Is Somali piracy set to become a threat again?

The hijacking of a dhow off the coast of Somalia in April raises an unwelcome prospect for shipping in the Indian Ocean. 


Until April, the Al Kausar was just one of thousands of anonymous dhows plying the ancient maritime route between the bazaars of the Persian Gulf and the merchants of the East African coast.

Laden with wheat and sugar destined for the Puntland city of Bosaso, the boat was in the vicinity of the Yemeni archipelago of Socotra when crew members spotted a vessel bearing towards them across the waves. Soon after, all contact was lost.

Over a week later, Somali forces launched a decisive assault hundreds of miles to the south in Galmudug state, freeing the crew members as the gang tried to spirit them into Al Shabaab territory. Prior to the hijacking of the Al Kausar, many had assumed that the scourge of Somali piracy had been contained.

The cost of Somali piracy declined every year from $7bn in 2010 to $1.3bn in 2015, according to campaign group Oceans Beyond Piracy, as the number of successful hijackings plummeted to zero last year in the wake of dramatic improvements in on-board security. Yet a spate of hijackings this year has prompted renewed alarm.

While most are isolated attacks on low-value targets, experts fear that complacent security and worsening conditions on land could presage a return of the anarchy that previously plagued this vital shipping lane. “I think what we’re really seeing in these instances are a pattern of the pirates wanting to reorganise and reengage in piracy,” says Ben Lawellin, project manager at Oceans Beyond Piracy.

“It does somewhat mirror the activity that took place in the early days of piracy in 2008 of pirates going out and attacking ships and the activity slowly ramping up.”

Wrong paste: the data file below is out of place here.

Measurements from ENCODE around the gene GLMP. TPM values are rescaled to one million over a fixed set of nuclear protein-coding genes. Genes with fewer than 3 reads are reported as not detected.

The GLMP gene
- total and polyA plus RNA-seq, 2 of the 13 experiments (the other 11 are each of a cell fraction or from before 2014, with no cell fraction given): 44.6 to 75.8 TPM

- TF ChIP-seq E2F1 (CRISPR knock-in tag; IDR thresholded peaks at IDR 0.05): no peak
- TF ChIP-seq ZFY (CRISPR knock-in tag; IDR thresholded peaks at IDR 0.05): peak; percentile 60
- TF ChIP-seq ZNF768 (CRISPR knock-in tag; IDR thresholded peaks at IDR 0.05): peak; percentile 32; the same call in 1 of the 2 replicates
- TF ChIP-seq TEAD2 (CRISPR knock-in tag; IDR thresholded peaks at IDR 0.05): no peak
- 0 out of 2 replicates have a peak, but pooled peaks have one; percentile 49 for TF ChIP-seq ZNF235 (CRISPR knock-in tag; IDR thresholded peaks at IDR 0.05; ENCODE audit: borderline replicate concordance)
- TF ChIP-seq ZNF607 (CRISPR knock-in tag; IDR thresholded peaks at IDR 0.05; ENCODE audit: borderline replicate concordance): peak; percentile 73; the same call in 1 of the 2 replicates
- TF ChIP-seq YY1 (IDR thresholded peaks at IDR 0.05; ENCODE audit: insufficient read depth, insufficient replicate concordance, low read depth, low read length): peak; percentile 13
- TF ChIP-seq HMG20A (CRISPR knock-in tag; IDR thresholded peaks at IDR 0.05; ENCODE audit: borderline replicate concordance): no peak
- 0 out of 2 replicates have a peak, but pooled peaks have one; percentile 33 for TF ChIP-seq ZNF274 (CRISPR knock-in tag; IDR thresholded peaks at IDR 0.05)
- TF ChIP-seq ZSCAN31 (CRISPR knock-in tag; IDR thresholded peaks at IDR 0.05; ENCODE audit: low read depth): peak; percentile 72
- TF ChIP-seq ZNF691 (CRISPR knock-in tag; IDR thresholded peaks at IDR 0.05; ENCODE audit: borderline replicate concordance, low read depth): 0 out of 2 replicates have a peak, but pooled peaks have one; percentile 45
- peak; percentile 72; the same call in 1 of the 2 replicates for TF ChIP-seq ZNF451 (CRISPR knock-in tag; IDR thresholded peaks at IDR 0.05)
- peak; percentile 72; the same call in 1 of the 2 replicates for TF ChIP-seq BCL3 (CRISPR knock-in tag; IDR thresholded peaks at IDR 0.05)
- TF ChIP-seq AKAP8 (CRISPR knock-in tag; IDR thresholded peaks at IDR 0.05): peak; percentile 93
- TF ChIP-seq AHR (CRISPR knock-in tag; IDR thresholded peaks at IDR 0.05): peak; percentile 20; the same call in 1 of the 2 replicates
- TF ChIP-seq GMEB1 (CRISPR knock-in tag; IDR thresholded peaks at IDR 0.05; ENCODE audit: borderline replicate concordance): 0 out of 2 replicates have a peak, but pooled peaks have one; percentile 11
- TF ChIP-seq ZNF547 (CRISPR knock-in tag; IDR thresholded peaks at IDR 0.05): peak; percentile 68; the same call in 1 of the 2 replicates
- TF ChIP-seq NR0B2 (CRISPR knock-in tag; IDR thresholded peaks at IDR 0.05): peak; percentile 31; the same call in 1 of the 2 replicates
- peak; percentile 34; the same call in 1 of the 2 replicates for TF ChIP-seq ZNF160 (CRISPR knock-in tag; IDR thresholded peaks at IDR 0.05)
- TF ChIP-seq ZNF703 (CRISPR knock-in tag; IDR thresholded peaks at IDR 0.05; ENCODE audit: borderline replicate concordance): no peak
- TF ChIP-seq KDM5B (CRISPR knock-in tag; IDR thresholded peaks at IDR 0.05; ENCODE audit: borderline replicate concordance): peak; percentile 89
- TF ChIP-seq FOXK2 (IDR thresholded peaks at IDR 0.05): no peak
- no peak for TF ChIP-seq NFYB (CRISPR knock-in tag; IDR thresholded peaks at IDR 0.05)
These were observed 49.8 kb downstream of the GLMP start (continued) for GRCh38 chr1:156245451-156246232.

Drought and famine

Against the worsening backdrop, analysts are again looking landward for clues to the origins of the outbreak. After two years without rainfall, life for hundreds of thousands in the agricultural communities of Somalia has again reached breaking point.

Once-productive pastoral grounds have been reduced to arid, flyblown wastes strewn with the parched bones of livestock, while emaciated adults and children crowd into regional aid centres. In February, three UN agencies warned that more than 6m people face the threat of famine, raising the spectre of a reprise of the 2010–12 famine, which may have killed 260,000.

The effects of this catastrophic drought are again fuelling piracy, according to General Thomas Waldhauser, head of US Africa Command, who said in an April press conference that food and oil ships have been targeted.

As the stricken agricultural sector – which contributes around 60% of Somalia’s GDP and employs 70% of the workforce – continues to decline, the unfolding disaster could force thousands into the arms of gangs engaged in racketeering, gun-running, illegal fishing and piracy, says Robert Pelton, a US-based expert.

“Economic conditions inside Somalia are worsening. I was there for the last drought and you have the same problem now – local people make a lot of their money from camels and crops. When that disappears, people are inclined to do desperate things,” he says.

While famine and drought are providing fertile conditions for a return of coastal criminality, most analysts believe that piracy can only truly thrive amid lax industry security. Following the spike in hijackings from 2009, the industry discovered that placing armed guards on the decks of ships left them virtually invulnerable to attack, as few pirates could hope to overcome cascades of fire while scaling the sides of a vessel.